A good plant for cactus collectors, because in the winter it can take low temperatures (even a bit of frost) if kept dry. It comes from the Eastern Cape in South Africa and the tuber can grow to a height of 25-30 cm. The branches that grow on top of the tuber can, if they get too large, be cut back. The flowers develop all over the branches, so you do not lose them if you cut the top bits of the branches off. The flowers are similar in shape to those of Adenium obesum, but smaller. The pollinator is probably a moth as the depth of the flower excludes other pollinating insects. When pollinated successfully, twin seed horns will appear which grow to a length of about 5 cm, containing up to 30-40 seeds. The seed has a parachute on the end enabling it to be carried away to a new area to grow. You can tell the difference between an Adenium seed and a Pachypodium seed, because the latter has just one parachute, while Adeniums have two. It is important to remember that the seed from both these species must be sown fairly quickly after collection, because they have a short ‘shelf-life’. It can be kept for a maximum of one year, but the germination will only be about 10%, if you’re lucky. The fresher the seed, the better the germination, possibly up to 100% if sown the first few days after collection.
Pachypodium bispinosum is virtually identical to Pachypodium succulentum when not in flower. To tell them apart, you need to see the flowers; the ones from the succulentum are flatter. In the wild, their localities overlap a little bit, but there is hardly any cross-pollination, probably because the pollination needs different insects.

Pachypodium bispinosum caudex

Pachypodium bispinosum caudex


Pachypodium bispinosum flower

Pachypodium bispinosum flower

This rare species comes from South-Africa, to be more precise, from the mouth of St. John’s River in Natal. It is a tuberous-rooted species and produces annual growth. It can take some frost as long as it is covered over in winter. It can also be grown in a cool greenhouse, but will get straggly if it gets too hot. The risk of spider mite will also be greater if the temperatures gets too high. It will flower from July onwards, no matter where it is grown. The colour of the flower varies from pinkish-white to pink; the most common colour in circulation is the one you see in my picture below.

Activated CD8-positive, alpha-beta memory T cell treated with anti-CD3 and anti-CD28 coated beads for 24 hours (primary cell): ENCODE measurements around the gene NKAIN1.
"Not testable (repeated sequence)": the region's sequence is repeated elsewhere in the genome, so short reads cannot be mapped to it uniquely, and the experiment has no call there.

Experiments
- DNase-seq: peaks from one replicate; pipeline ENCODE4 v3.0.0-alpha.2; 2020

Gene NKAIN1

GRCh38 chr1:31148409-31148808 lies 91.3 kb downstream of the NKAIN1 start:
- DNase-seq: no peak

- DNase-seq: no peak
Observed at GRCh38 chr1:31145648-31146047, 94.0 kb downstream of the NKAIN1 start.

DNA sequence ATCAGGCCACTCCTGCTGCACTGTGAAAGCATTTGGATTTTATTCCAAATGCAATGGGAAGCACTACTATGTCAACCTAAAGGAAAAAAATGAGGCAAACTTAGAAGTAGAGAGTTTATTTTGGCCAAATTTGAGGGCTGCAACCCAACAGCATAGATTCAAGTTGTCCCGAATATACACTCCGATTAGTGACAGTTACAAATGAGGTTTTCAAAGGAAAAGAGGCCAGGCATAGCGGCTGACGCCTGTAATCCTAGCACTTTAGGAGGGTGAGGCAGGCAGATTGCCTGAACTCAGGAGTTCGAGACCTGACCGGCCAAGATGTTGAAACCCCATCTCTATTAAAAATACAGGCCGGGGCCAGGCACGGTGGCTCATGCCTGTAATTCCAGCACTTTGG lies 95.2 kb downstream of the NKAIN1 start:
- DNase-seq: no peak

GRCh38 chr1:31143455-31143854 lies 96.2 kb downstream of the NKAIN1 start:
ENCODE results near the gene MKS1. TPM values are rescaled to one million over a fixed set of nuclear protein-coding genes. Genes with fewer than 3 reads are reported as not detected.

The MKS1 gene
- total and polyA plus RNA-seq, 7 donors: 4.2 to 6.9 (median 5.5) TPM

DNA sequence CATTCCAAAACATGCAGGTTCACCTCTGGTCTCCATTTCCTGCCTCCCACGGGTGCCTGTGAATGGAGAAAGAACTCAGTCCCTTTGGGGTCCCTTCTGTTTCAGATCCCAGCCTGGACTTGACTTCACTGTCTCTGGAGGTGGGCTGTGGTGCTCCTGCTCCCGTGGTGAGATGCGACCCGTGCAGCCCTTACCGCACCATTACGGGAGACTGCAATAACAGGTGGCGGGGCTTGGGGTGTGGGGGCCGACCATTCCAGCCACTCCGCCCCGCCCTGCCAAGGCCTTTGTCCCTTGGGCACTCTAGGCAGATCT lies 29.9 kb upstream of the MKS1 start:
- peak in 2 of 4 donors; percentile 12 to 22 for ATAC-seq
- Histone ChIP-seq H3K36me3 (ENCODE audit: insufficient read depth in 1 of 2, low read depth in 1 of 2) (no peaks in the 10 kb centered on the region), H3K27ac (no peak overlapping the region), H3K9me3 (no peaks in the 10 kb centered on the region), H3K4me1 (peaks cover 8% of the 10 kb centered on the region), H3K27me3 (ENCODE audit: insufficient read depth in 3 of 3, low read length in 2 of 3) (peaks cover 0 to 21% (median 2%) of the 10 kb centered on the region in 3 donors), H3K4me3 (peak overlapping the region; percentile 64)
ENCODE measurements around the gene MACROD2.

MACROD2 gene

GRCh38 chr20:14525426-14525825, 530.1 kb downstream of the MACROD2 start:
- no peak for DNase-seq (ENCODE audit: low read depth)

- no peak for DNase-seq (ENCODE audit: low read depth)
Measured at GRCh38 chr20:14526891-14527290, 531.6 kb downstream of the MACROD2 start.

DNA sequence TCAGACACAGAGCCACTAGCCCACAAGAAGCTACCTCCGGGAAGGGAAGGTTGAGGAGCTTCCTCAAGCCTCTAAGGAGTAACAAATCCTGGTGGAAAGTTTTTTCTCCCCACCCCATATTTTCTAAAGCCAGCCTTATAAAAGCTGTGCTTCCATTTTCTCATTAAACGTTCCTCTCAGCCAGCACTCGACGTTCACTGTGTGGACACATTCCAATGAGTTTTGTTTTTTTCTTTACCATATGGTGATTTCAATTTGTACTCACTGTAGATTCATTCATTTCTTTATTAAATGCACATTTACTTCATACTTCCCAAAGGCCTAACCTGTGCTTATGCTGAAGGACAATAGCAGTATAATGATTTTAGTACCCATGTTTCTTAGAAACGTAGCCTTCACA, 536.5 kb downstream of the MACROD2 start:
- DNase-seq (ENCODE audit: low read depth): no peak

The plant is propagated either by seed or cuttings; the latter being the most common means of reproduction as there is little seed available, because you need two clones to get seed. The cuttings of this species will produce a tuber unlike, for instance, impatiens tuberosa which does not. The plants grow to about 50-100 cm high in pots and topping will force it to produce side shoots for a nice bushy plant. In the wild, it can grow to 2 metres high.

 

Impatiens flanaganae

Impatiens flanaganae

This plant is also known as Stultitia conjuncta, but in 1978 it was moved to Orbeanthus. Recently, Peter Bruyns, one of the top Stapelia people, has placed it in Orbea, but there is a lot of movement in the naming of Stapelias, so it is entirely possible that it will be moved back to Orbeanthus. This genus contains only two species; the other one being Orbeanthus hardyi.
It is not a common plant in cultivation, but is very suitable for a hanging pot; the stems can grow up to 50 cm in length and are greyish green mottled with darker green. The flowers are cup-shaped and look similar to those of Hoya archboldiana, the colour being white with a red centre. The flowers are produced singly or in pairs, mainly in the summer.
It requires a well-drained soil, preferably mixed with grit. Propagation is by seed or cuttings. Cuttings need to dry for a couple of days before being put in the soil to avoid rot, as is the case with most succulents. Bottom-heat is preferred to speed up rooting. The plants can be grown either in full sun or shade, but you will get more mottling on the stem if they are kept in the sun.

Orbeanthus conjunctus

Orbeanthus conjunctus